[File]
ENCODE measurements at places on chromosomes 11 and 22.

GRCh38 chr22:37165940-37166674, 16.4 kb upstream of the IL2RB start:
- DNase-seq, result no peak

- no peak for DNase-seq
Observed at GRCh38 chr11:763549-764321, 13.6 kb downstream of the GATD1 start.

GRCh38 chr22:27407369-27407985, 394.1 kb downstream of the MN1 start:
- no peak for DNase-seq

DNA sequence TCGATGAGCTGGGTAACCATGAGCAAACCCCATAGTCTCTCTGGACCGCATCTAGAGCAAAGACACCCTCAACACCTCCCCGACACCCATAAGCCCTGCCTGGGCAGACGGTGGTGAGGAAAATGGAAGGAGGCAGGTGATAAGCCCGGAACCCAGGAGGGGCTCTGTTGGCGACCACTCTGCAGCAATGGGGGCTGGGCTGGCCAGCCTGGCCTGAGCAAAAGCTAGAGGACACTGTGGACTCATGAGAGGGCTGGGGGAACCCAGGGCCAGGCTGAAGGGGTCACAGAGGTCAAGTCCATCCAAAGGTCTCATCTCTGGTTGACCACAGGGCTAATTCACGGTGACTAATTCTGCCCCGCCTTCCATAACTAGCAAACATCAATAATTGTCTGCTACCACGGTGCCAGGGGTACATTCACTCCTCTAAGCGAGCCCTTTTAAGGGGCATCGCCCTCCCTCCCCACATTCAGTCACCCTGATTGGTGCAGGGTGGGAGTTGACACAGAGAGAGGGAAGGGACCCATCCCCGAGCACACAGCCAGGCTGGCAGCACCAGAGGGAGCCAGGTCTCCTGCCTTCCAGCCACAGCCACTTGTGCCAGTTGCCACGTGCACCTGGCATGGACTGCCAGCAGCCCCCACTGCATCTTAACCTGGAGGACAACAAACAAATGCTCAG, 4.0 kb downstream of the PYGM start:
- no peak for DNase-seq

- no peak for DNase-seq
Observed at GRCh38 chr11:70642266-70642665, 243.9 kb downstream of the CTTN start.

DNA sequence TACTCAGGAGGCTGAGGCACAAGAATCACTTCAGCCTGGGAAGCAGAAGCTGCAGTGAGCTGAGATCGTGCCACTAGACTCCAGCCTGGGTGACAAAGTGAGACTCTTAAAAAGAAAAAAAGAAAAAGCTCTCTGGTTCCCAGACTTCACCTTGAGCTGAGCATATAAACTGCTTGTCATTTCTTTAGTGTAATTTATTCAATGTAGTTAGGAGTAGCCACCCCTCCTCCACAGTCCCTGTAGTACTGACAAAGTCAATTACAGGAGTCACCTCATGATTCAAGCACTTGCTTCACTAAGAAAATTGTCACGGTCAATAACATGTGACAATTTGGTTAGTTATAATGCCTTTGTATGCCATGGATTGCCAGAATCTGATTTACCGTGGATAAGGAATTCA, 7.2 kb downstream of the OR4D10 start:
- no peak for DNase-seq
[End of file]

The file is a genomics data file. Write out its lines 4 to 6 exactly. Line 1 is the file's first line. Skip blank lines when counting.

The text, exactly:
- no peak for DNase-seq
Observed at GRCh38 chr11:763549-764321, 13.6 kb downstream of the GATD1 start.

GRCh38 chr22:27407369-27407985, 394.1 kb downstream of the MN1 start: